The negative-geotaxis climbing assay is used to efficiently study aging and neurodegeneration in Drosophila. To make it suitable for large-scale study, a method called the rapid iterative negative geotaxis (RING) assay has been established by simultaneously photographing the climbing of multiple groups of flies when they are manually tapped down in test tubes. Here, we automated the assay by using a well-controlled electric motor to drive the tapping, and a homemade program to analyze the climbing height of flies. Using the automated RING (aRING) assay, we found that the climbing ability of a strain of wild-type flies, males in particular, declined rapidly before day 21 after eclosion, but slowly from day 21 to 35. We also found that the expression of arctic mutant Aβ42 accelerated the age-dependent decline in the climbing ability of flies. Moreover, using aRING, we examined the effect of third chromosome deficiencies on the accelerated locomotor decline in Aβ42-expressing flies, and isolated 7 suppressors and 15 enhancers.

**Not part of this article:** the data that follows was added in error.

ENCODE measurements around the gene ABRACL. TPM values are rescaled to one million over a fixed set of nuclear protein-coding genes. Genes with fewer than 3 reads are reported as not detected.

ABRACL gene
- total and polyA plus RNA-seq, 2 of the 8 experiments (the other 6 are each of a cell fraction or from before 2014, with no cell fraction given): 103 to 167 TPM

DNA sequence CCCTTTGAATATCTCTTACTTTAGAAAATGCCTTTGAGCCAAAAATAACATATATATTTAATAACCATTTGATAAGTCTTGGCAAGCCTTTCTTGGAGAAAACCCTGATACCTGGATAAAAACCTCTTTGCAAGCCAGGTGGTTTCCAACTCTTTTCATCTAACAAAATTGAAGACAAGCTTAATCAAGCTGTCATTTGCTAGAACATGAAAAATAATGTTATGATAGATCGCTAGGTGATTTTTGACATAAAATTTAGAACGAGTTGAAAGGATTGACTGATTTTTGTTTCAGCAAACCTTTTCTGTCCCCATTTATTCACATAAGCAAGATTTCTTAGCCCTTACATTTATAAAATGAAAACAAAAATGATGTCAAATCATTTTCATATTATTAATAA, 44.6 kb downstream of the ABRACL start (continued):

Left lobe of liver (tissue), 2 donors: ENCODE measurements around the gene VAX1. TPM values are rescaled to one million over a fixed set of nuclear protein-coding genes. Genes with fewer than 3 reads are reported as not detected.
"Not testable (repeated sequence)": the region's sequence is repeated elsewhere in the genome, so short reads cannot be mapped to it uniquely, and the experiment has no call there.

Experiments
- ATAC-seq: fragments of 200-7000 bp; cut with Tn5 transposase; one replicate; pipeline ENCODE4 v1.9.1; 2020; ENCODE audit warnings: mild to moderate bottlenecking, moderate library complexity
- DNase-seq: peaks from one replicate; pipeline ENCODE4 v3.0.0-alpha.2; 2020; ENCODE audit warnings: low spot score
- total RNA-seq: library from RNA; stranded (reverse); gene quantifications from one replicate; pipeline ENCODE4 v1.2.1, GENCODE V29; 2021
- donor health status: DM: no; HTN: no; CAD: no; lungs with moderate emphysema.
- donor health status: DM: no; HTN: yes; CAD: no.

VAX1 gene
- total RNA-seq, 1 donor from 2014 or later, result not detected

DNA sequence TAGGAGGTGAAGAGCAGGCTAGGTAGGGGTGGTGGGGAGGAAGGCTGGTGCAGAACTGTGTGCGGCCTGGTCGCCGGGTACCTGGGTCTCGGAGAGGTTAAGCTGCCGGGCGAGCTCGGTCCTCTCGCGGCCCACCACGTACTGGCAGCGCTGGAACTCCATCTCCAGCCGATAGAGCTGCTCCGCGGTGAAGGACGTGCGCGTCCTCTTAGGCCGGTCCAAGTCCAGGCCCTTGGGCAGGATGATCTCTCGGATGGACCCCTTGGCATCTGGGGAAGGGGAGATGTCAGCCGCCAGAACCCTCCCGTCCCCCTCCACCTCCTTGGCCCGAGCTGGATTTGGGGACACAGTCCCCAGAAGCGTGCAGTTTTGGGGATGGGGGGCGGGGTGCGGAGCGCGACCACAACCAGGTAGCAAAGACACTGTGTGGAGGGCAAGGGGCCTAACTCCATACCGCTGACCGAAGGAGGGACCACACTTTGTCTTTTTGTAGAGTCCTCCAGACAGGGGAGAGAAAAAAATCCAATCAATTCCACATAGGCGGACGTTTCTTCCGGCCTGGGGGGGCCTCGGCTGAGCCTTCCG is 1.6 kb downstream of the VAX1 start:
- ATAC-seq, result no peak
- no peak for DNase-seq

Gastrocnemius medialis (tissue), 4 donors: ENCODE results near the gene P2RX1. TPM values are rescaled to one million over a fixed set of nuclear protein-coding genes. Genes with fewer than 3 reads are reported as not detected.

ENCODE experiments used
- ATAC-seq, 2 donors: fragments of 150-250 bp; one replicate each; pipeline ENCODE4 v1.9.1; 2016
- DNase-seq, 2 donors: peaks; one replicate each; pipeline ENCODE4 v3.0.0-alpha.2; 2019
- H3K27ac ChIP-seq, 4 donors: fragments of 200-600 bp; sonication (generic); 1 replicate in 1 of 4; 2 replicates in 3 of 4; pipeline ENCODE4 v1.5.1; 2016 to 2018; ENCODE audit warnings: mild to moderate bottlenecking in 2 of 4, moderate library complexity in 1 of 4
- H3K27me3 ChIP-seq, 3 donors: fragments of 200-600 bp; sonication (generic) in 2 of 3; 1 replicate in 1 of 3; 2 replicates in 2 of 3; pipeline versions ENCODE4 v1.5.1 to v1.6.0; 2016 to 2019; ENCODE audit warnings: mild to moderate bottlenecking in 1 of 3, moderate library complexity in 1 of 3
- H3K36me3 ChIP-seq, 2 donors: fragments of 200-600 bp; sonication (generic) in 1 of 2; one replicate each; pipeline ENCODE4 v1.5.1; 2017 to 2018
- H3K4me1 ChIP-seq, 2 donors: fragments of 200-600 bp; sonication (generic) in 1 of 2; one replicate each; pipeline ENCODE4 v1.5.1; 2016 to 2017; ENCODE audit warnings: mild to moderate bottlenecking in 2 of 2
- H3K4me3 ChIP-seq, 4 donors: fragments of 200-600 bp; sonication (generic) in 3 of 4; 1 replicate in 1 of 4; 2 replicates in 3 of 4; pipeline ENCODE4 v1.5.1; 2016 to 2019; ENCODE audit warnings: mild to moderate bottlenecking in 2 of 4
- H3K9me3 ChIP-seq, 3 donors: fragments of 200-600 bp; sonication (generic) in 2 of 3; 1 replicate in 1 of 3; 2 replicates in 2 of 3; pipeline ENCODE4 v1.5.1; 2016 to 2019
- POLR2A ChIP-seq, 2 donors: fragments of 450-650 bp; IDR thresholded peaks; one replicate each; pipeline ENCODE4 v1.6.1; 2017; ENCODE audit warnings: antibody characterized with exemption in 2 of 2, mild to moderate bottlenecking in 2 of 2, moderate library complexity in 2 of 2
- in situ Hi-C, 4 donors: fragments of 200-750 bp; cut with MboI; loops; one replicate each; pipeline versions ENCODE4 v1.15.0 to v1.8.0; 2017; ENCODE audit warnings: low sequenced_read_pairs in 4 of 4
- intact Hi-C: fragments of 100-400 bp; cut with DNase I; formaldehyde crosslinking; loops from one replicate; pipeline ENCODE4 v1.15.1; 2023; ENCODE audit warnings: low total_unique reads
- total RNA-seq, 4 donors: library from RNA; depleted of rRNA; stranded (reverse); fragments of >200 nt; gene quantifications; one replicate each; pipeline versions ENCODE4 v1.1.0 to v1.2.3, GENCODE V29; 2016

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Liu, H., Han, M., Li, Q. et al. Automated rapid iterative negative geotaxis assay and its use in a genetic screen for modifiers of Aβ42-induced locomotor decline in Drosophila . Neurosci. Bull. 31, 541–549 (2015) doi:10.1007/s12264-014-1526-0
- negative geotaxis
- giant fiber
- locomotor decline
- beta amyloid